I’m not too downhearted by a lack of poem output/successes or falling blog stats.  Instead, I’m growing A WISH LIST – more of that in future blog posts.  The list does include plans to grow my blog readership, starting with more regular blogging – possibly a weekly post on a regular day – maybe.  And I’d like to work in a more disciplined/dedicated way on a sequence or short collection of poems around a theme – concentrating on one theme in particular rather than my default butterfly approach.

Having being less physically active than normal this year (if that’s possible!), one thing I’ve done LOTS of is reading.  Here’s a sample:

Novels with poetry in their prose: The Gap of Time, Jeanette Winterson’s 21st century ‘cover version’ of Shakespeare’s The Winter’s Tale; Neil Gaiman’s The Ocean at the End of the Lane; Max Porter’s debut Grief is the Thing With Feathers.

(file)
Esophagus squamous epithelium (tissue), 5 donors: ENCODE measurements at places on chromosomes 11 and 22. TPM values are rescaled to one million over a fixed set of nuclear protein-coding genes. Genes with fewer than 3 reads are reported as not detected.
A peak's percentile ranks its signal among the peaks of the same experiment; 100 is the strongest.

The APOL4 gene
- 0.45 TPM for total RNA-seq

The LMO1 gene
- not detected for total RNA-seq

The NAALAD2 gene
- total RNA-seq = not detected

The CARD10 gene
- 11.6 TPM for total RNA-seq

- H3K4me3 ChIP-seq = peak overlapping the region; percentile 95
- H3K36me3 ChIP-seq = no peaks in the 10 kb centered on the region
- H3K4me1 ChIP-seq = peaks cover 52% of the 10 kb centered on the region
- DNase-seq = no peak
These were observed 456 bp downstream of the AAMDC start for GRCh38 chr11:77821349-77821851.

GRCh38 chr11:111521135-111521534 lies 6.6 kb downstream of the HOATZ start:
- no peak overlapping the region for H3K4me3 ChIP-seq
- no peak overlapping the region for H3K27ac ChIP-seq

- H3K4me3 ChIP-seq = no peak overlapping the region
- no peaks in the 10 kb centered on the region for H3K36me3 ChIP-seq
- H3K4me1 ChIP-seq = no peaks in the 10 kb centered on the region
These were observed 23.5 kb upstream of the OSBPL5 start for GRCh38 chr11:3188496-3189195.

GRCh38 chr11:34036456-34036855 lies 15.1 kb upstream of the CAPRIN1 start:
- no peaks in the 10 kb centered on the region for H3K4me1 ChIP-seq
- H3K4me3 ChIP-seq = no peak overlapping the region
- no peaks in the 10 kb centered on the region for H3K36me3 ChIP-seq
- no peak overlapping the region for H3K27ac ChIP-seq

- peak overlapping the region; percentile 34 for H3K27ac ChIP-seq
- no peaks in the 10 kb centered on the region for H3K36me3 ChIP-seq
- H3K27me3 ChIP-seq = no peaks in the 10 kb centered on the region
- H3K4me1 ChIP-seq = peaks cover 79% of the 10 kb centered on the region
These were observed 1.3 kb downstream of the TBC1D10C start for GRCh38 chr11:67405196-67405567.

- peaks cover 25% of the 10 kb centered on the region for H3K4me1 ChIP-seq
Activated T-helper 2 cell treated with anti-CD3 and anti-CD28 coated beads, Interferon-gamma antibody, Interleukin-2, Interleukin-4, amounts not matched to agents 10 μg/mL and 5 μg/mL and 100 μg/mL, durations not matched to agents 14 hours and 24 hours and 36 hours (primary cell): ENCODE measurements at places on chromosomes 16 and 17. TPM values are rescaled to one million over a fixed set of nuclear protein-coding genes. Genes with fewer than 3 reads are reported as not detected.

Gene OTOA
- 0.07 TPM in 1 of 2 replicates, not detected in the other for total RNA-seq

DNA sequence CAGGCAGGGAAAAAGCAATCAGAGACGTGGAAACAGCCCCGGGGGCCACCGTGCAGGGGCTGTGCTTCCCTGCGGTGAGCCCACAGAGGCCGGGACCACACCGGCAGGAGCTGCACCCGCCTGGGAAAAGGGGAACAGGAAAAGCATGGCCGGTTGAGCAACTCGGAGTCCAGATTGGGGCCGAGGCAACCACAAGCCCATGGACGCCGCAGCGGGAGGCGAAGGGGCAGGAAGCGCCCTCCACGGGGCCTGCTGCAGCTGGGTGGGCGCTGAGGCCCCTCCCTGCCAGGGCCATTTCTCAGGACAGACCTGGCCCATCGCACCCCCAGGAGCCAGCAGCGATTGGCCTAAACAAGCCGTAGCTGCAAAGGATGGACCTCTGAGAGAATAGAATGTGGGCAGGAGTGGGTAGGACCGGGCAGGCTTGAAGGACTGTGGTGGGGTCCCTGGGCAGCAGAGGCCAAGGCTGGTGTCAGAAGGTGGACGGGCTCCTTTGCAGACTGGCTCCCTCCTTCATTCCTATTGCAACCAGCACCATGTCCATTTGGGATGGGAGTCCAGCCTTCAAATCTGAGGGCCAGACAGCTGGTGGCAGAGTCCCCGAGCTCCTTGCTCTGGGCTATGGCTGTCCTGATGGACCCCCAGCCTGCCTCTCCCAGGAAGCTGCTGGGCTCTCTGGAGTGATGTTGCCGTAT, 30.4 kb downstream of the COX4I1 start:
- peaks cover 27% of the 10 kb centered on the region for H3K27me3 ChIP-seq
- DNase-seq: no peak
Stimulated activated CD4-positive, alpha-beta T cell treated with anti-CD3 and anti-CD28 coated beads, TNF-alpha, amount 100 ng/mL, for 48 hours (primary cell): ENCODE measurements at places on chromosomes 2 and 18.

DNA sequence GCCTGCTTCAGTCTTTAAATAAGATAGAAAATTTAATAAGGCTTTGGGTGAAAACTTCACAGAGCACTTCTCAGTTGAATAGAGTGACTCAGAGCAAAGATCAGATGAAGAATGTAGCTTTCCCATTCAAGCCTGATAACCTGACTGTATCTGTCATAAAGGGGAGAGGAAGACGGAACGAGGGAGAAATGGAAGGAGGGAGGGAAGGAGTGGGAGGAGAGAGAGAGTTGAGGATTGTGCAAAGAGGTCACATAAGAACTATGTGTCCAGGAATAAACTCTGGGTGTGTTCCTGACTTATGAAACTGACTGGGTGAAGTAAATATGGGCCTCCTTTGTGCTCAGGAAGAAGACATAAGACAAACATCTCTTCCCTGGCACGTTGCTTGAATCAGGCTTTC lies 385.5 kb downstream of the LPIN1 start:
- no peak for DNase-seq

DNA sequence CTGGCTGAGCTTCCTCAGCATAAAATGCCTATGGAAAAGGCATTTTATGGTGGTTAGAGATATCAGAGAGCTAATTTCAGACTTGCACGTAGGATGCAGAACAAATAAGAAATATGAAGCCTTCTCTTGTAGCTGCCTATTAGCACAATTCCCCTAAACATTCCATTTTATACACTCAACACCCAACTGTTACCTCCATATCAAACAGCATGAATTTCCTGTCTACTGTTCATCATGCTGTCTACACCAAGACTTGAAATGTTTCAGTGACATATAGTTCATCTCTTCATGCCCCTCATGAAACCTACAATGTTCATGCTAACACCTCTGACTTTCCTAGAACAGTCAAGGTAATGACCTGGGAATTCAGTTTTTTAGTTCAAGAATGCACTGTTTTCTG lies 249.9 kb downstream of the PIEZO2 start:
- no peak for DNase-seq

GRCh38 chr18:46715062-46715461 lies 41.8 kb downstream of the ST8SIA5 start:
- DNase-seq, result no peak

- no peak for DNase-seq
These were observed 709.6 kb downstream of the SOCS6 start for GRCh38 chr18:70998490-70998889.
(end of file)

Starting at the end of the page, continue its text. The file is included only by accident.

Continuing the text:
A novel that drew me out of my genre comfort zone a second time: Rod Duncan’s Unseemly Science (steampunk with a twist, a hint of the local).

Reading poetry:

A collection that made me feel uncomfortable enough to redefine (once more) what makes a poem a poem, and the power of quiet poems amongst the more shouty ones: Michael Rosen’s Don’t Mention the Children.

Craft envy: Helen Mort’s Big Lil sequence in issue 56 of The North.

Little gems: Kate Dempsey’s Highly Commended poem ‘While it Lasted’ (*fist pumps*) in the 2017 Forward Prize collection; Mary O’Malley’s ‘Uillean’ from her latest collection, Playing the Octopus (engaged me as poet and musician)

Some of the poetry events that fed my hungry heart: Literary Leicester readings by Sarah Howe and Tom Pickard (what a pairing! – such a contrast in many ways); reading at one of the launch events for the Welcome To Leicester anthology; Shindig! – my abiding favourite amongst regular poetry nights.

The odd success: my first writing residency as winner of the Bru Leicesterwrites prize; three residency poems published in the Welcome to Leicester anthology (Dahlia Publishing); one poem (from my pamphlet, Beyond the Tune) published in OWF’s Half Moon: poems about pubs anthology.